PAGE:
"You'd better come up and have some tea, Tim, and explain why you're not in class." Tipper just nodded and climbed out of the buggy, following me up the short flight of steps into the office. As we entered, Steve banged hard on the floor, the sign to anybody down in the chandlery below that tea was being made.

"Why ain't you in class?" Bran asked Tipper.

"No class this afternoon," Tipper replied. "Miss Cooke is running assessments, and she's doing them in blocks of ten so we can all get time on the machines. My group is doing it next week."

"Bloody well hope so," Bran stated. "Don't want your OM onto me again."

"OM?" I asked.

"Offender manager; he's on probation. Got caught chopping cars. Only reason he did not get six months was his age and him agreeing to go to college."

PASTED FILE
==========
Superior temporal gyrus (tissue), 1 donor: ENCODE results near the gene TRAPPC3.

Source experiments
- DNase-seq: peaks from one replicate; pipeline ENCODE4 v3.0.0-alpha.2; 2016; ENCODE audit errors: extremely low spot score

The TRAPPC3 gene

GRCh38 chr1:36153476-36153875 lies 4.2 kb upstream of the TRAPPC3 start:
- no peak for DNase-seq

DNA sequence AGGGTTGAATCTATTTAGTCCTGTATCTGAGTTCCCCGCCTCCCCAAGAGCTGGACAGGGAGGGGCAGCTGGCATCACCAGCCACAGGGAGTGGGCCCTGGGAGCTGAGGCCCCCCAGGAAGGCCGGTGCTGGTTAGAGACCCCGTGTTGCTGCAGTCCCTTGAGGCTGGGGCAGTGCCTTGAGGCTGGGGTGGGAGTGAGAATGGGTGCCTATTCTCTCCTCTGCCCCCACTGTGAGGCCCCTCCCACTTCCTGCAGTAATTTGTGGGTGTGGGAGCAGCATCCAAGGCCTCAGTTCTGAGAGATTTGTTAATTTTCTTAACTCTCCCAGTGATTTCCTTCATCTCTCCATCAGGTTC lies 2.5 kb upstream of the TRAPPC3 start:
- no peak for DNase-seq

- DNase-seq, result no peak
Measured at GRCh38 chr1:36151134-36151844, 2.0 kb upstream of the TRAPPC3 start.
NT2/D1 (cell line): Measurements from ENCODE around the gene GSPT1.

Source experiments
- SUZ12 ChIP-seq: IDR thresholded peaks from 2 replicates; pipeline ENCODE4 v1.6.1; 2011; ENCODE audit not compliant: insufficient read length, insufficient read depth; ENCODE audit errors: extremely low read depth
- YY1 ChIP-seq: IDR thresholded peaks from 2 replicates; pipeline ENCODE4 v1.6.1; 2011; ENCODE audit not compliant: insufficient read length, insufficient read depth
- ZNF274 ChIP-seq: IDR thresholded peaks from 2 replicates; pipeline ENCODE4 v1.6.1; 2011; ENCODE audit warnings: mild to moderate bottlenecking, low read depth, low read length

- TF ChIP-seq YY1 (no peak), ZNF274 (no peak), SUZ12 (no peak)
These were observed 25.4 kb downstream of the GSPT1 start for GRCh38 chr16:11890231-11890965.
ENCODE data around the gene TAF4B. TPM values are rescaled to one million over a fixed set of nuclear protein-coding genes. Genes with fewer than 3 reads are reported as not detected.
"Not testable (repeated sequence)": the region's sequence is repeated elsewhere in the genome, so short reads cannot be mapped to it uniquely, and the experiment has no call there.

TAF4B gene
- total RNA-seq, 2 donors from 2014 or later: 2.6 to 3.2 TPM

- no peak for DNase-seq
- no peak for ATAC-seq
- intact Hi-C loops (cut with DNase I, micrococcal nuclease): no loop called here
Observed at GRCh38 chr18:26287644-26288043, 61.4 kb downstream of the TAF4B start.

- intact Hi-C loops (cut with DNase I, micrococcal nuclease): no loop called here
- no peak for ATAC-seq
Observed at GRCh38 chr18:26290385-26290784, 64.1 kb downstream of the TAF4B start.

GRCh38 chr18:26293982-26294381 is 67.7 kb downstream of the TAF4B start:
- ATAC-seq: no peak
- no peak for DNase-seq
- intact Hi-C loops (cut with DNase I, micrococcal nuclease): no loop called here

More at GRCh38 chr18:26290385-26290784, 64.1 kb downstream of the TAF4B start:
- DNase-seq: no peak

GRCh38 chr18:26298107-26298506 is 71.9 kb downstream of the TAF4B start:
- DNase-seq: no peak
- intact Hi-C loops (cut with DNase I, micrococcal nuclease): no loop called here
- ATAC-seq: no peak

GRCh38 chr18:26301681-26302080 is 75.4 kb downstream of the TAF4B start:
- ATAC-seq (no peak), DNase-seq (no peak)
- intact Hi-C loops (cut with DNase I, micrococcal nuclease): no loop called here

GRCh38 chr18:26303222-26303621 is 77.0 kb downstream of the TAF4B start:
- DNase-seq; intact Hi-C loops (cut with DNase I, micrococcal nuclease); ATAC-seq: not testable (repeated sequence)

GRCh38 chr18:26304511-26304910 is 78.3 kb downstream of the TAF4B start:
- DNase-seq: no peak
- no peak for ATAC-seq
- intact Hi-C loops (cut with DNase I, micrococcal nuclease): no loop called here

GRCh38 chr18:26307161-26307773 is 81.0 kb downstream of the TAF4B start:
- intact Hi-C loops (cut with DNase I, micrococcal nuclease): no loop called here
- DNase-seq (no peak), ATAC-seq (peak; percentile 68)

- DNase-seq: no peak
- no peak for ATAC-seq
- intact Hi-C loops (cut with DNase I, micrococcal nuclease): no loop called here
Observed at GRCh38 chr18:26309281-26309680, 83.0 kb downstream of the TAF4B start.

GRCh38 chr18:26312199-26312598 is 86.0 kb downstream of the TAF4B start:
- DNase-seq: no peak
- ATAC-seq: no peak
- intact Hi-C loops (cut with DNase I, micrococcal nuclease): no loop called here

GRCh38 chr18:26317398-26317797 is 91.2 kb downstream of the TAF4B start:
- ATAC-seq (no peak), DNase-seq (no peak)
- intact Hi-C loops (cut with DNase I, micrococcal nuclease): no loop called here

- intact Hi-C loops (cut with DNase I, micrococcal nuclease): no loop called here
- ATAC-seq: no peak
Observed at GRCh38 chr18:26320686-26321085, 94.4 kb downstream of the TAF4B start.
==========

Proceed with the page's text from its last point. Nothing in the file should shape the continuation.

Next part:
"I didn't know they were stolen," Tipper objected. "Was only giving Tommy a hand."

"You should know better than trust Tommy Price about anything. He's been in trouble with the police since he was twelve."

"That was only once," Tipper stated. "He ain't been in trouble since then until this time."

"That, Tim, was only because he weren't caught. Sergeant Ruston said they've been keeping an eye on him for the last five years."

Being built into what was the side of High Marsh meant that the office was a few feet above the level of the top of High Marsh and High Marsh Lane. However, the two-storey chandlery below went down some thirty feet to the level of the docking area. It was quite a climb up the stairs, which fortunately were roofed, though open on the side, a fact which accounted for Katherine's breathless appearance when she entered the office. Her entrance brought Bran and Tipper's conversation to an end.